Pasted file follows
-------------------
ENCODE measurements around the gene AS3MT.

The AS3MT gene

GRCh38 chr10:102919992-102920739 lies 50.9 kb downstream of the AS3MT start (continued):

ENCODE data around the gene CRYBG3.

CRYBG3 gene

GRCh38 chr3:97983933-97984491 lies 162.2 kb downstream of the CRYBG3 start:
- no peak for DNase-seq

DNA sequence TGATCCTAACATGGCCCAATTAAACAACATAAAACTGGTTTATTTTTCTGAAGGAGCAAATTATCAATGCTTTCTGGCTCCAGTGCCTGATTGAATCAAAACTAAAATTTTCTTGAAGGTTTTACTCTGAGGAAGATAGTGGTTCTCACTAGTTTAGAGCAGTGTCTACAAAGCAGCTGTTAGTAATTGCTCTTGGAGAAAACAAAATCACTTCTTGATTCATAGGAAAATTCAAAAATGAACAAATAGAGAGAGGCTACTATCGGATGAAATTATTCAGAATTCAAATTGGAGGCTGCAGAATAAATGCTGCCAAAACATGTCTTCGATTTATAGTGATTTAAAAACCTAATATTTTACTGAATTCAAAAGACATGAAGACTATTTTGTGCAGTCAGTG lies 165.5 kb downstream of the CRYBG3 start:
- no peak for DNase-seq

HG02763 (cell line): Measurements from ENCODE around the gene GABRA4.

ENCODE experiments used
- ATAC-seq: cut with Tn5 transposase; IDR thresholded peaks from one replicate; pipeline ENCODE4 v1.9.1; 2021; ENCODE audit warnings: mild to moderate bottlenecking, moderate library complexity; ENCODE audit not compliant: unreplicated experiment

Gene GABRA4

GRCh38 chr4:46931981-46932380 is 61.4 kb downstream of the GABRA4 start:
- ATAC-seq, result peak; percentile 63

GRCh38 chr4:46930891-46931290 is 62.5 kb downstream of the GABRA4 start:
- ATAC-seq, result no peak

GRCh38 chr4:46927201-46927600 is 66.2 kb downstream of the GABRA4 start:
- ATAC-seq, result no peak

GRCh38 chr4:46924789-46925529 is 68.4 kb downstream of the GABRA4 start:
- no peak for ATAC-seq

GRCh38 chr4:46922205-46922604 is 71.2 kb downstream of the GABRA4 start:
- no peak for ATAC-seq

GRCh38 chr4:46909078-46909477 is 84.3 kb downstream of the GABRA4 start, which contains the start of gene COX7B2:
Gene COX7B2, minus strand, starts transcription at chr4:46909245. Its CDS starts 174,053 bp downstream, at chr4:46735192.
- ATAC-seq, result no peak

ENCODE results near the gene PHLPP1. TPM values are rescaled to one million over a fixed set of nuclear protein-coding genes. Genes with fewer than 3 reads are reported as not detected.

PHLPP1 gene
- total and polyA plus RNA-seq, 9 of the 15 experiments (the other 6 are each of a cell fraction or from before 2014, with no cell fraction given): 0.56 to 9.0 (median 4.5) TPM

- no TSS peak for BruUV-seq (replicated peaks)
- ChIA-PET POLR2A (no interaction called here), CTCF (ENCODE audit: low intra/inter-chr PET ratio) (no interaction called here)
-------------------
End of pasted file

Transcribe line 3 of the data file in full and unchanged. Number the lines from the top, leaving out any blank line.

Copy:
GRCh38 chr10:102919992-102920739 lies 50.9 kb downstream of the AS3MT start (continued):